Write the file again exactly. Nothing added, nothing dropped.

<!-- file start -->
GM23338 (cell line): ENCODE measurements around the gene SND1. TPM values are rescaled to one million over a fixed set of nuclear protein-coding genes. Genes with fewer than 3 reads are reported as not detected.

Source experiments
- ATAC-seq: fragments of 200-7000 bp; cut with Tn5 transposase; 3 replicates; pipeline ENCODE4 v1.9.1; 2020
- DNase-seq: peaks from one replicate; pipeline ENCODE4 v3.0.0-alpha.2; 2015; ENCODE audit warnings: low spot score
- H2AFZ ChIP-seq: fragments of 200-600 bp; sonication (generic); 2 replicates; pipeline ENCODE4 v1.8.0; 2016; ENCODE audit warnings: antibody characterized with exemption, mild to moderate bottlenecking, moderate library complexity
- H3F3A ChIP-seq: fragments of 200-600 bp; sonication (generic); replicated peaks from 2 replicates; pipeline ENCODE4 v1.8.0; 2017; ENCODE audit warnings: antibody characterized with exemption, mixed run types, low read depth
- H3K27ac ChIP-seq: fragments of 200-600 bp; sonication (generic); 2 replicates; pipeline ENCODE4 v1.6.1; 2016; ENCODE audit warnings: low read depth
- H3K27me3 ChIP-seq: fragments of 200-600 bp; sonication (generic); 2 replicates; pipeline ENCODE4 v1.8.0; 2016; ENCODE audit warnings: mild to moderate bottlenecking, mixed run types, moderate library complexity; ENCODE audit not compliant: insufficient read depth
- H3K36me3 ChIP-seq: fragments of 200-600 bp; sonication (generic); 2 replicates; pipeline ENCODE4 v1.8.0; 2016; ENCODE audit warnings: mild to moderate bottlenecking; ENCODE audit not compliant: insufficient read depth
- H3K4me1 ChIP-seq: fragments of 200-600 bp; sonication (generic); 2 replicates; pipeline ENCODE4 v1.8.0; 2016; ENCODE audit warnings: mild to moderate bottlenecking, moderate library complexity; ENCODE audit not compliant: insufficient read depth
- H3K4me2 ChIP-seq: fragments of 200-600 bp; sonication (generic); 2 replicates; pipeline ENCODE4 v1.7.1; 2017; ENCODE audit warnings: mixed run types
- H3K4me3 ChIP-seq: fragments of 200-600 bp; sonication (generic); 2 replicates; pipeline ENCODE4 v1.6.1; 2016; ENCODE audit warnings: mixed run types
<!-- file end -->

GM23338 (cell line): ENCODE measurements around the gene SND1. TPM values are rescaled to one million over a fixed set of nuclear protein-coding genes. Genes with fewer than 3 reads are reported as not detected.

Source experiments
- ATAC-seq: fragments of 200-7000 bp; cut with Tn5 transposase; 3 replicates; pipeline ENCODE4 v1.9.1; 2020
- DNase-seq: peaks from one replicate; pipeline ENCODE4 v3.0.0-alpha.2; 2015; ENCODE audit warnings: low spot score
- H2AFZ ChIP-seq: fragments of 200-600 bp; sonication (generic); 2 replicates; pipeline ENCODE4 v1.8.0; 2016; ENCODE audit warnings: antibody characterized with exemption, mild to moderate bottlenecking, moderate library complexity
- H3F3A ChIP-seq: fragments of 200-600 bp; sonication (generic); replicated peaks from 2 replicates; pipeline ENCODE4 v1.8.0; 2017; ENCODE audit warnings: antibody characterized with exemption, mixed run types, low read depth
- H3K27ac ChIP-seq: fragments of 200-600 bp; sonication (generic); 2 replicates; pipeline ENCODE4 v1.6.1; 2016; ENCODE audit warnings: low read depth
- H3K27me3 ChIP-seq: fragments of 200-600 bp; sonication (generic); 2 replicates; pipeline ENCODE4 v1.8.0; 2016; ENCODE audit warnings: mild to moderate bottlenecking, mixed run types, moderate library complexity; ENCODE audit not compliant: insufficient read depth
- H3K36me3 ChIP-seq: fragments of 200-600 bp; sonication (generic); 2 replicates; pipeline ENCODE4 v1.8.0; 2016; ENCODE audit warnings: mild to moderate bottlenecking; ENCODE audit not compliant: insufficient read depth
- H3K4me1 ChIP-seq: fragments of 200-600 bp; sonication (generic); 2 replicates; pipeline ENCODE4 v1.8.0; 2016; ENCODE audit warnings: mild to moderate bottlenecking, moderate library complexity; ENCODE audit not compliant: insufficient read depth
- H3K4me2 ChIP-seq: fragments of 200-600 bp; sonication (generic); 2 replicates; pipeline ENCODE4 v1.7.1; 2017; ENCODE audit warnings: mixed run types
- H3K4me3 ChIP-seq: fragments of 200-600 bp; sonication (generic); 2 replicates; pipeline ENCODE4 v1.6.1; 2016; ENCODE audit warnings: mixed run types